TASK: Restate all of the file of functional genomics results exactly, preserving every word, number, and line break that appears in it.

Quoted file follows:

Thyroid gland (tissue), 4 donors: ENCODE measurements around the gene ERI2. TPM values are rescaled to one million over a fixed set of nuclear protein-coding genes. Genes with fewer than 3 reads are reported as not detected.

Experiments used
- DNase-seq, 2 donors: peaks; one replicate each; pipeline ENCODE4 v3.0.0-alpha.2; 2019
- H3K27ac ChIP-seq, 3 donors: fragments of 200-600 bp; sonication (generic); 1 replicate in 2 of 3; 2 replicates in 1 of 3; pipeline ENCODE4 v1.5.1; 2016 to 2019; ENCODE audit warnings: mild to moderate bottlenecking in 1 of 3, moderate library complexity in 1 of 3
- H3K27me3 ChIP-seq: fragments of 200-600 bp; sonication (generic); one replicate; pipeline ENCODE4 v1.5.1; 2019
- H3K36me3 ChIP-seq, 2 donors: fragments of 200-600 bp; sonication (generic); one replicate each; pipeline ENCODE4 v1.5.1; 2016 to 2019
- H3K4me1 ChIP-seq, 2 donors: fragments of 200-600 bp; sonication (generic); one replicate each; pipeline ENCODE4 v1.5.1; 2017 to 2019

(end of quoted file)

Thyroid gland (tissue), 4 donors: ENCODE measurements around the gene ERI2. TPM values are rescaled to one million over a fixed set of nuclear protein-coding genes. Genes with fewer than 3 reads are reported as not detected.

Experiments used
- DNase-seq, 2 donors: peaks; one replicate each; pipeline ENCODE4 v3.0.0-alpha.2; 2019
- H3K27ac ChIP-seq, 3 donors: fragments of 200-600 bp; sonication (generic); 1 replicate in 2 of 3; 2 replicates in 1 of 3; pipeline ENCODE4 v1.5.1; 2016 to 2019; ENCODE audit warnings: mild to moderate bottlenecking in 1 of 3, moderate library complexity in 1 of 3
- H3K27me3 ChIP-seq: fragments of 200-600 bp; sonication (generic); one replicate; pipeline ENCODE4 v1.5.1; 2019
- H3K36me3 ChIP-seq, 2 donors: fragments of 200-600 bp; sonication (generic); one replicate each; pipeline ENCODE4 v1.5.1; 2016 to 2019
- H3K4me1 ChIP-seq, 2 donors: fragments of 200-600 bp; sonication (generic); one replicate each; pipeline ENCODE4 v1.5.1; 2017 to 2019